Education is not the answer

Yesterday I saw a video that shocked me. It’s a Scottish current affairs show, which first regales the viewer with (sceptically voiced) insights into bicycle infrastructure in the Netherlands, then descends into a debate (from 5:00) over whether Scotland should invest in safe bicycle infrastructure.

Representing safe cycling: the chair of CTC Scotland who (not mentioned) is an experienced trauma surgeon. Representing mockery of cycling: a ‘journalist’ (not mentioned: motoring journalist) who is (also not mentioned) a member of (anti-bicycle organisation) the Institute of Advanced Motorists.

Takeaway: willful ignorance delivered in a charismatic and light-hearted fashion wins against dull facts in a monotone.

Have you seen the (frankly excellent) film Thank You for Smoking? The debate reminded me of this scene where the highly effective tobacco lobbyist demonstrates to his son how to win an argument.

Compare (academic, scolding) anti-obesity ‘education’ with slick, we-bring-joy campaigns from Coke, McDo et al.


Compare tobacco marketing – pushed by ‘cool‘ friends, based on fashionable role models – with (academic, scolding) anti-smoking campaigns. “Don’t guilt-trip me! Don’t lecture me! I can make my own decisions, thank you!” (To see a good use of persuasion, cast your eyes over this guilt-free, norm-acknowledging anti-smoking campaign from Canada here.)

Compare (academic, lecture-y) climate change warnings with the emotion-based ‘common sense’ of denier literature.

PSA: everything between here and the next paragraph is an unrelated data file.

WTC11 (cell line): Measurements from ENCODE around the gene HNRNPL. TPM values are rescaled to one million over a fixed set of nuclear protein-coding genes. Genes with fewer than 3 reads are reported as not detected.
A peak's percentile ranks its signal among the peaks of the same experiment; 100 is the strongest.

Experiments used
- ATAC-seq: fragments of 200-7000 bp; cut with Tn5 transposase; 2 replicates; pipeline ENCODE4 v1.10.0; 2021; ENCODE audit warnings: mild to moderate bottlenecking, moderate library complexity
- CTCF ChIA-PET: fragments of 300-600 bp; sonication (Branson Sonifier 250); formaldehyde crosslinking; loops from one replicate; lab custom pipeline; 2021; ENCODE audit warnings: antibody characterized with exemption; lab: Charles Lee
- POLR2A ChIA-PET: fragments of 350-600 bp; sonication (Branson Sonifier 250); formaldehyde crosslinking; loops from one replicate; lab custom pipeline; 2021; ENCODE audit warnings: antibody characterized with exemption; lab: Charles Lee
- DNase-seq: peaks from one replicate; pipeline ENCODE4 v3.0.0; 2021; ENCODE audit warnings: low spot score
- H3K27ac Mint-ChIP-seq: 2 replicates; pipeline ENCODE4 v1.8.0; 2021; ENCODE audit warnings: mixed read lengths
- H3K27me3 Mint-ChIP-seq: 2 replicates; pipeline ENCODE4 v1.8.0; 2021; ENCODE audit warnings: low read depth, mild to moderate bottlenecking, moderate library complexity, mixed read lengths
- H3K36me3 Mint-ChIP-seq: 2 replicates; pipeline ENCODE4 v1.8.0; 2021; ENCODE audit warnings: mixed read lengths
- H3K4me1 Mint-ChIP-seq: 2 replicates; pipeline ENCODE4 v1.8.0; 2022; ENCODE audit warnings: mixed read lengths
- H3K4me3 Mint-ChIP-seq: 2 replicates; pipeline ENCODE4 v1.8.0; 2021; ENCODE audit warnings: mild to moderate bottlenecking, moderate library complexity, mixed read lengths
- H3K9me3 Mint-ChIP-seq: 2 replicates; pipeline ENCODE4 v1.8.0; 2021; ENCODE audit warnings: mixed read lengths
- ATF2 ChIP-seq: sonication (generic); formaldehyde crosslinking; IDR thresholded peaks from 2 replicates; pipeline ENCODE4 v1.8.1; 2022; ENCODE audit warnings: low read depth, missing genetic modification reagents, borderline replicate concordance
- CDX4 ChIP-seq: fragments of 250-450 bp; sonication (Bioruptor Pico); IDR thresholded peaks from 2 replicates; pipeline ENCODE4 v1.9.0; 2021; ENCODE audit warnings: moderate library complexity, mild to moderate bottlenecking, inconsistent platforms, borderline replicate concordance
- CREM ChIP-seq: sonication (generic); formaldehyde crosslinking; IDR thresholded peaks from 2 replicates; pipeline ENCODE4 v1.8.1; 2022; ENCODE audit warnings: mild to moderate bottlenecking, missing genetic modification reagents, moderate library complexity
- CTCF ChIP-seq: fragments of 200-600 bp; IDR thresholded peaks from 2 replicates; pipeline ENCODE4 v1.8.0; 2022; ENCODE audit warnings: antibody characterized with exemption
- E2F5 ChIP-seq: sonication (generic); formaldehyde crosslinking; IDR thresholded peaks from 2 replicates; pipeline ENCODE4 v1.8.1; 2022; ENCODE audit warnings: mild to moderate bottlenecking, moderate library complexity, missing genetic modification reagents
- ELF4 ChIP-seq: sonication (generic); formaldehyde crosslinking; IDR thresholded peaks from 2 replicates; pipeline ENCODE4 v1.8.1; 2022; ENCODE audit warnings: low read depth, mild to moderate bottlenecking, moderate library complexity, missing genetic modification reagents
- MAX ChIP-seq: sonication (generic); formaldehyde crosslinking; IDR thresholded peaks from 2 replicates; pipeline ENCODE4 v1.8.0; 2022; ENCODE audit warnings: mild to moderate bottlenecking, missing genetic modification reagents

Compare Bike to Work Day campaigns – healthy, fun, statistically safe! – with your average slick car commercial – freedom, status, power, control! (The Cycle Chic movement and, here in NZ, Frocks on Bikes are largely on to the right idea.)

Takeaway: ‘Education’ is largely a pointless waste of money, unless we deliver it with charm, humour, laden with meaningful human values, delivered in an entertaining way and with a single-minded focus on the benefits that will win over the audience. Hearts (as well as minds) demand to be won.

8 thoughts on “Education is not the answer

  1. I was the chap in the film item who cycled in Amsterdam.
    I’ve taken part in ‘hostile’ interviews before. It is a lot tougher than it looks especially when you do it remote. …. mine was for 5live and I was snowed in in Boston US at the time. Whilst it wasn’t prefect Chris (CTC) so came across better than Alan (angry motorist).

    Anyway some good may come off it. Alan had agreed to meet me and look at the cycle lanes on my commute. Perhaps the is hope. ….

  2. David,

    Thank you for your comments. I agree it was a hostile interview and the host appeared to join sides with the motoring journalist. (Seen from a layman’s POV, the host could merely have been voicing the concerns of your average Joe – or Hamish – in the street.)